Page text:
Also hardest was when I actually knew one of the - murder victims. There were three expatriate Iranians who were shot and killed in Williamsburg. I sat down to put the finishing touches on that day’s “Gun Report” and I opened the New York Times homepage and he was the first victim, shot in the head, execution style.
BROOKE GLADSTONE: Why?
JENNIFER MASCIA: A disgruntled former bandmate/friend. Nobody knows why, ‘cause then he killed himself. And that’s the hardest part, when it is a murder-suicide. There are just so many unanswered questions.
BROOKE GLADSTONE: Now, why did “The Report” end? The head of the editorial department, Andy Rosenthal, said that it had become repetitive. Gawker and others reported that basically it folded because you asked for a promotion.
JENNIFER MASCIA: We have a very strong union, the Newspaper Guild, and somebody told me that the work I was doing deserved a much higher pay grade.
BROOKE GLADSTONE: You, evidently, met the contractual requirements that would mandate a promotion.
JENNIFER MASCIA: We had very contentious contract negotiations in 2012, and this was something the company signed, if you write over 2500 words a month--and I was writing that a week, the company did not think that was higher level work. That is their argument. And when the union brought this to my attention, I actually wasn't there but they met with the company's lawyer. That was June 3rd, and two days later Joe told me he was ending the Report. The timing was - let’s just say I don’t believe in coincidences.
BROOKE GLADSTONE: Let's talk about the other principal coincidence, and that is that you ended up tasked with this job.
JENNIFER MASCIA: Yeah, it didn't hit me until a few months in. When I was five years old, the FBI came for my father. He had been to jail before I was born, and when I was a baby he broke his parole, and he and my mother and I ran to California from New York and lived under fake names. And the FBI caught up with us. He served eight months on the parole violation and was released, and we went about our normal lives. My father was a carpet cleaner. I knew he was in prison, but I didn't know why. And in 2000, criminal records were going online and I said, let me go to the New York State Department of Corrections website and look up his record. And even though it was from the 60s, there it was. I scrolled down and the crime of conviction was murder.
He was sick with terminal lung cancer and I didn't feel like I could come to him with it, so I spoke to my mother and she told me the story, that when he was 26 he was connected to the mob, a goodfella, if you will, not a made guy. He and his buddies ran a drug sales operation in Brooklyn and one of them was informing to the cops, and he shot the man five times in a park in Brooklyn. Right before my mother died, she confessed that my father had actually killed others, and he wasn't arrested for it. And here I was, writing about victims, like his. I thought, “This is some kind of an atonement.”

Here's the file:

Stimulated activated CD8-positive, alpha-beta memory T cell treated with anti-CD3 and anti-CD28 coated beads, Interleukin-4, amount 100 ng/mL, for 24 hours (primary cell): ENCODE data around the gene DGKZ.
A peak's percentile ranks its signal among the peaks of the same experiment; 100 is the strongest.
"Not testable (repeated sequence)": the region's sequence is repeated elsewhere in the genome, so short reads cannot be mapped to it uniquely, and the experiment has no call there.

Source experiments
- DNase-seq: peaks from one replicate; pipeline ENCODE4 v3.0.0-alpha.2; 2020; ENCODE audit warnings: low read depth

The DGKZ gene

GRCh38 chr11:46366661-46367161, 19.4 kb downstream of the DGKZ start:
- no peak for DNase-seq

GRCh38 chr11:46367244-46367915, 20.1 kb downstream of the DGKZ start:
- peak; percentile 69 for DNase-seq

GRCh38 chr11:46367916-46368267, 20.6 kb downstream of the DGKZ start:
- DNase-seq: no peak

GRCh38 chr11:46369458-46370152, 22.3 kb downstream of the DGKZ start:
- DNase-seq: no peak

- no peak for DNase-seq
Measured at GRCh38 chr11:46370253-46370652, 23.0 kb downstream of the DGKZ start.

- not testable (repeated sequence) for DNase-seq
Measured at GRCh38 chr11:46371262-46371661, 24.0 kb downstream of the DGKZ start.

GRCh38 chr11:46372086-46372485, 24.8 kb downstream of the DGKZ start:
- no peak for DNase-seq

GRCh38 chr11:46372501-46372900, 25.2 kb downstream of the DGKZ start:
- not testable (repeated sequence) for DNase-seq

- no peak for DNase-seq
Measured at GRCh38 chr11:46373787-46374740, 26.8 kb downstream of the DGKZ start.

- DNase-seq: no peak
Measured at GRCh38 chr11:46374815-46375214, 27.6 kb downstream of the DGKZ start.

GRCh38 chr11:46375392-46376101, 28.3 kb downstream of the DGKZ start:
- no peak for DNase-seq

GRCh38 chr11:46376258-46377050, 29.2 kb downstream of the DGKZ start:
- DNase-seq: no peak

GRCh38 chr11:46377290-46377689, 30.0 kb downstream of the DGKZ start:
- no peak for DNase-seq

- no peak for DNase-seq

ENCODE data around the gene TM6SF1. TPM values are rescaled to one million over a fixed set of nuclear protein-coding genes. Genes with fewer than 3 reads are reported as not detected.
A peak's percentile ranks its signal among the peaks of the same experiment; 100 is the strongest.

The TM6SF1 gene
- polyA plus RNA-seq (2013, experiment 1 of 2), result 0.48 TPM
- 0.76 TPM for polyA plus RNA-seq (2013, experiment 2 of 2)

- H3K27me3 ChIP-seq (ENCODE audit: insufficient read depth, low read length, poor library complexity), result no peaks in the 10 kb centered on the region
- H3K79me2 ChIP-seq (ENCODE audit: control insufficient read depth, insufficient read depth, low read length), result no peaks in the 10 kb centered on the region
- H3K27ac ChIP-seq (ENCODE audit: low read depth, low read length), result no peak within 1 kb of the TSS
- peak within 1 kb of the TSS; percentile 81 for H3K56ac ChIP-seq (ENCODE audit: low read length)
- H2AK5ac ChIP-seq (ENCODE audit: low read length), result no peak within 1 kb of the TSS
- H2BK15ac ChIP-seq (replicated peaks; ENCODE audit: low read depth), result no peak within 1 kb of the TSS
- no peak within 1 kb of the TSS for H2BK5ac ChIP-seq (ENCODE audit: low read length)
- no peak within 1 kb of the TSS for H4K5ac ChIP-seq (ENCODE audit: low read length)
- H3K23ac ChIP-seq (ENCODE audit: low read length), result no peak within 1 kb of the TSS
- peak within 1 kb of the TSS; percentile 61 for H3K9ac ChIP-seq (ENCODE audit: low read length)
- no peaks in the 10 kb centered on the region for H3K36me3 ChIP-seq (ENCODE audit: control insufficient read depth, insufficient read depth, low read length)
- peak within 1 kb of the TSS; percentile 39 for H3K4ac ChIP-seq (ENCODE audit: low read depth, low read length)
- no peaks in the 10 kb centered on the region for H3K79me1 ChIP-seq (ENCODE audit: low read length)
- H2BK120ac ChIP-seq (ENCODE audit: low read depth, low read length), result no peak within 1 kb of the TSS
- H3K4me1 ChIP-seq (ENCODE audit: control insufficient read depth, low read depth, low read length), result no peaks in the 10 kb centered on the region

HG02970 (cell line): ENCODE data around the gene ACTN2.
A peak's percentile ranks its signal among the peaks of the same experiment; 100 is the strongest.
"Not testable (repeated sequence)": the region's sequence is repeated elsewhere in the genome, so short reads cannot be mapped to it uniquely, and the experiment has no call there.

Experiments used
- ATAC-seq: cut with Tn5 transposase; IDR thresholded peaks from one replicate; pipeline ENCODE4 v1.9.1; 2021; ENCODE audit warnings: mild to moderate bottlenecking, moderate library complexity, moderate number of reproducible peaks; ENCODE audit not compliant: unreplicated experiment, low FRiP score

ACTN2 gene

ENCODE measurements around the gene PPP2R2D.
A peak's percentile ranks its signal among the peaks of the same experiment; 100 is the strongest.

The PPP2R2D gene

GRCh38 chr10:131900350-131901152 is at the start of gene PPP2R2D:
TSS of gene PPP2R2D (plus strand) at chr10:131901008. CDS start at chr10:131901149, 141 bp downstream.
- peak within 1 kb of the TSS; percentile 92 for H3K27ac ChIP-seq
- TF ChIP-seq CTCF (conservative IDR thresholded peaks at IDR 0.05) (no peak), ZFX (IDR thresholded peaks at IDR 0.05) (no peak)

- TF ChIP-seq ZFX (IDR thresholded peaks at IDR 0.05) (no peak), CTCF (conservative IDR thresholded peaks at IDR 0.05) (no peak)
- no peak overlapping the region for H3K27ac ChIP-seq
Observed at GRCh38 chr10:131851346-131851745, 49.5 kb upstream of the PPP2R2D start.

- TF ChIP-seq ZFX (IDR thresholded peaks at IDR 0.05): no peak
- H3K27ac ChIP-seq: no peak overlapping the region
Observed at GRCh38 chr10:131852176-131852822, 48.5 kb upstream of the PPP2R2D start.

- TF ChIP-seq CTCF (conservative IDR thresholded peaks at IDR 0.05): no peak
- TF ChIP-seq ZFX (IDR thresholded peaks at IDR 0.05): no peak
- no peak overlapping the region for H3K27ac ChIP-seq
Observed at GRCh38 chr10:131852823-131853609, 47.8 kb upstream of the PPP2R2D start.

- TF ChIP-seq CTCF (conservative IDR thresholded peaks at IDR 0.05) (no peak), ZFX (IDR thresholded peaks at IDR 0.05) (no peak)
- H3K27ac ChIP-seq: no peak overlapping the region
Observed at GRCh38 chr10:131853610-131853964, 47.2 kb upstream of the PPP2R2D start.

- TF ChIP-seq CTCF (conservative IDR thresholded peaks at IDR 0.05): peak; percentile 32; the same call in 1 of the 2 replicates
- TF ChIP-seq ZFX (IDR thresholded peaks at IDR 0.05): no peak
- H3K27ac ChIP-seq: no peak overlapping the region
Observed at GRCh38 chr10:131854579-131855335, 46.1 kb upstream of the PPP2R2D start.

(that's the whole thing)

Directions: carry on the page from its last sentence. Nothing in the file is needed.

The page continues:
BROOKE GLADSTONE: You wrote that you are not an anti-gun absolutist.
JENNIFER MASCIA: People do a lot of irresponsible things with guns. However, there are sensible gun owners out there who keep them locked up. And I understand, as a single woman living in New York City, that if somebody were to burst into my apartment my first thought would be, where’s a gun?
BROOKE GLADSTONE: In one of your posts, you say, you know, and here’s an actual case of self-defense, women who had a gun who shot an intruder with a rifle who'd pushed his way into their house.
JENNIFER MASCIA: That does happen, where a, quote, unquote, “good guy with a gun” stops a “bad guy with a gun.” But many times, a home intruder will grab the gun and shoot the homeowner. You really can't predict that you're gonna be an expert marksman your first time out. Even police officers shoot themselves and each other by accident.
BROOKE GLADSTONE: And you've chronicled that too. Do you know how to shoot?
JENNIFER MASCIA: I went skeet shooting. It turns out I was an excellent shot.
I hit five out of five, but the shotgun got very heavy and I couldn't continue the streak.
BROOKE GLADSTONE: What do you experience now that “The Report” is finished?
JENNIFER MASCIA: Right after “The Report” was pulled, two officers in Las Vegas were killed by anti-government extremists, who then committed suicide. There was a shooting at Seattle Pacific University and at a high school in Oregon, and it absolutely burned me not to cover it. But there are people who are filling in this gap. One such entity is the Gun Violence Archive, which is an almost real-time accounting of injuries and deaths, and they’re sounding the drumbeat, statistically speaking, not anecdotally speaking always.
BROOKE GLADSTONE: So you have the numbers but the details, that was part of what was provided by “The Report” and now you get that, if you want it.
JENNIFER MASCIA: Anyone can find it. It's all out there.
BROOKE GLADSTONE: Jennifer, thank you very much.
JENNIFER MASCIA: Thank you very much.
BROOKE GLADSTONE: Jennifer Mascia is an editorial assistant at the New York Times and the author of, Never Tell Our Business to Strangers.